NASA gives $67 million contract to develop Solar Electric Propulsion for deep space exploration

NASA has just awarded a US$67 million contract to Aerojet Rocketdyne develop an advanced Solar Electric Propulsion (SEP) system that could eventually take us much deeper into space in the future.

The Advanced Electric Propulsion System (AEPS) contract will design propulsion systems for the robotic portion of NASA’s Asteroid Redirect Mission (ARM) as well as missions to Mars.

AEPS contract is a 36-month cost-plus-fixed-fee contract with a performance incentive and total value of $67 million. Work performed under the contract could potentially increase spaceflight transportation fuel efficiency by 10 times over current chemical propulsion technology, and more than double thrust capability compared to current electric propulsion systems.

“Through this contract, NASA will be developing advanced electric propulsion elements for initial spaceflight applications, which will pave the way for an advanced solar electric propulsion demonstration mission by the end of the decade,” said Steve Jurczyk, associate administrator of NASA’s Space Technology Mission Directorate (STMD) in Washington. “Development of this technology will advance our future in-space transportation capability for a variety of NASA deep space human and robotic exploration missions, as well as private commercial space missions.”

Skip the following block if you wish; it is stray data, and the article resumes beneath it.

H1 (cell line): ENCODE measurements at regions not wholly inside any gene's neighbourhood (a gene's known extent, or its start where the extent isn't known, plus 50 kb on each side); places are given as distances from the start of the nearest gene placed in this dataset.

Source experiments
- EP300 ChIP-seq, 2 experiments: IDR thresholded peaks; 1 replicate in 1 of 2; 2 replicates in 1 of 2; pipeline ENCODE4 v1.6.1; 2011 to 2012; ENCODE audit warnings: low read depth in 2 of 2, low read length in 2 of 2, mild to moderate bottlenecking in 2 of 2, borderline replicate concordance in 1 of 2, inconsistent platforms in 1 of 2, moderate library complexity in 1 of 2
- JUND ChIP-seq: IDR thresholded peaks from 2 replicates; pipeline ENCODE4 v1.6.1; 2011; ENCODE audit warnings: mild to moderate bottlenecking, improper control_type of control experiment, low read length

In addition to this particular electric propulsion contract, Aerojet Rocketdyne is responsible for the chemical propulsion — the RS-25 engines — for NASA’s Space Launch System, the rocket designed to be used on missions related to NASA’s Journey to Mars initiative.

In a press release, NASA stated that the propulsion system slated to be used in the upcoming Asteroid Redirect missions, which aim to explore the ways we could deflect an asteroid headed to Earth, as well as a manned trip to Mars, scheduled for around 2030.

SEP in comparison to chemical propulsion has lower thrust but is more fuel-efficient and can provide thrust for longer periods of time. SEP for these reasons works well in the vacuum of space, mainly on spacecraft with long mission lifetimes.

SEP engines offer thrust by changing solar energy into electricity and using that electricity to accelerate ionized propellant at extremely high speeds. The iconic blue glow from a SEP thruster is created from photons released by the ions as they lose energy upon leaving the engine.

For more than five decades, NASA has been refining development of spaceflight electric propulsion technology, the first successful ion electric propulsion thruster being developed at Glenn in the 1950s. The first operational test of an electric propulsion system in space was Glenn’s Space Electric Rocket Test 1, which flew on July 20, 1964.

NASA has since then increasingly depended on solar electric propulsion for long-duration, deep-space robotic science and exploration missions to multiple destinations, the most recent being NASA’s Dawn mission. The Dawn mission, managed by JPL, surveyed the giant asteroid Vesta and the protoplanet, Ceres, between 2011 and 2015.

The next step in NASA’s SEP project is the advanced electric propulsion system, which is developing critical technologies to spread out the range and capabilities of ambitious new science and exploration missions. ARM, NASA’s mission to capture an asteroid boulder and place it in orbit around the moon in the mid-2020s, will test the largest and most advanced SEP system ever utilized for space missions.

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